GOP Wave Yields More Racially Diverse Congress, But No Gains for Women

VIDEO: The president makes roughly 60 calls to House and Senate winners.

Come January, the halls of Congress will be filled with dozens of new Republican members, many of whom will help make the chamber more diverse than it was before.

By numbers alone, the Congress that will meet in 2011 will be slightly more racially and ethnically mixed than the current one, according to an ABC News analysis of the election results. But the vast majority of representatives in Washington will continue to be white, straight men.

Several African-American, Hispanic and Asian-American candidates succeeded in their bids for House and Senate seats, while women candidates faced mixed results, leaving their overall representation in Congress flat or declining based on the outcome of several undecided races.

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A record eight Latino Republicans were elected to Congress Tuesday, bringing total Latino representation on Capitol Hill to a near-record 27, according to the National Association of Latino Elected and Appointed Officials.

The number of Asian-American members of Congress will remain at 13, while the number of African-Americans will be 41, one less than the current makeup.

Five new Latino GOP representatives, who all ousted Democratic incumbent opponents, will join soon-to-be Florida Sen. Marco Rubio in Washington. Rubio will be only the second Latino in the Senate next to Democrat Robert Menendez.

"This was the year of the Hispanic Republican candidate," said Arturo Vargas, executive director of the National Association of Latino Elected and Appointed Officials, praising the results. "We need to have strong roots in both political parties because not one political party will always be in control. We need to have access to people on both sides of the aisle, people who understand our community.

The Republicans also scored a historic victory in electing Tim Scott of South Carolina and Allen West of Florida who will each become the first GOP African-Americans to represent their states in the U.S. House in more than 100 years.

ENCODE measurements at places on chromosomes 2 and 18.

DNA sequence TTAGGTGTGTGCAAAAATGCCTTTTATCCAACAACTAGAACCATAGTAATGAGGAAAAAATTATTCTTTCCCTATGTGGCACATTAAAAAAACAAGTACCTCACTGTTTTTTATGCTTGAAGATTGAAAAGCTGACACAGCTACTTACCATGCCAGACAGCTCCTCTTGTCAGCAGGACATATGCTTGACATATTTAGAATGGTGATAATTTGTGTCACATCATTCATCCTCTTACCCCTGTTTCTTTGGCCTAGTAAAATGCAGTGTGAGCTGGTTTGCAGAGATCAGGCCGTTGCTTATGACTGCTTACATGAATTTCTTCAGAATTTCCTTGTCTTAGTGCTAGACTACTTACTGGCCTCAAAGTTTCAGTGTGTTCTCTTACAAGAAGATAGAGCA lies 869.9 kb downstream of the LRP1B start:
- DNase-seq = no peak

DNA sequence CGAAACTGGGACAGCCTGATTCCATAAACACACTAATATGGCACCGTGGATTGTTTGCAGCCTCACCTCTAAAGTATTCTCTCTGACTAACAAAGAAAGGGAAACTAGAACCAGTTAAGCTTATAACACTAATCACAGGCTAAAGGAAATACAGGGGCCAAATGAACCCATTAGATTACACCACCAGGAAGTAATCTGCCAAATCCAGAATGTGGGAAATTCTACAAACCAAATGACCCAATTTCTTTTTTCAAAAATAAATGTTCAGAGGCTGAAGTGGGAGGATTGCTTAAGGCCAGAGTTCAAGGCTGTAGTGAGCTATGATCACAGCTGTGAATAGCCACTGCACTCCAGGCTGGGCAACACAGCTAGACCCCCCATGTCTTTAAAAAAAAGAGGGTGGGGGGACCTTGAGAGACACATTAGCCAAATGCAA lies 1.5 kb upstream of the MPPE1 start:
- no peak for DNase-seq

This is also the first time since J.C. Watts left the House in 2003 that Republicans will have African-American caucus members and the first time in a decade that two GOP African-American lawmakers have served together.

All 42 African-American members currently in Congress are Democrats.

Scott and West, both backed by Sarah Palin, are outspoken critics of President Obama, the first African-American president.

West is supported by the Tea Party, which brought a wave of conservative senators into power and helped defeat the Democratic majority.

West, a veteran, will join two other black members from Florida, but his vision is vastly different from his Democratic colleagues. West rode to victory on the back of Tea Party support and blasted the Democratic agenda, instead arguing for spending cuts and tax breaks for businesses.

Overall, the number of African-Americans in Congress will remain steady. But for the first time in five years, the U.S. Senate will not have an African-American member in 2011.

Since Reconstruction, when African-Americans gained political representation, six of them have served in the Senate, three Republicans and three Democrats. The last African-American to serve was Roland Burris, who was appointed to fill Barack Obama's seat when he was elected in 2008.

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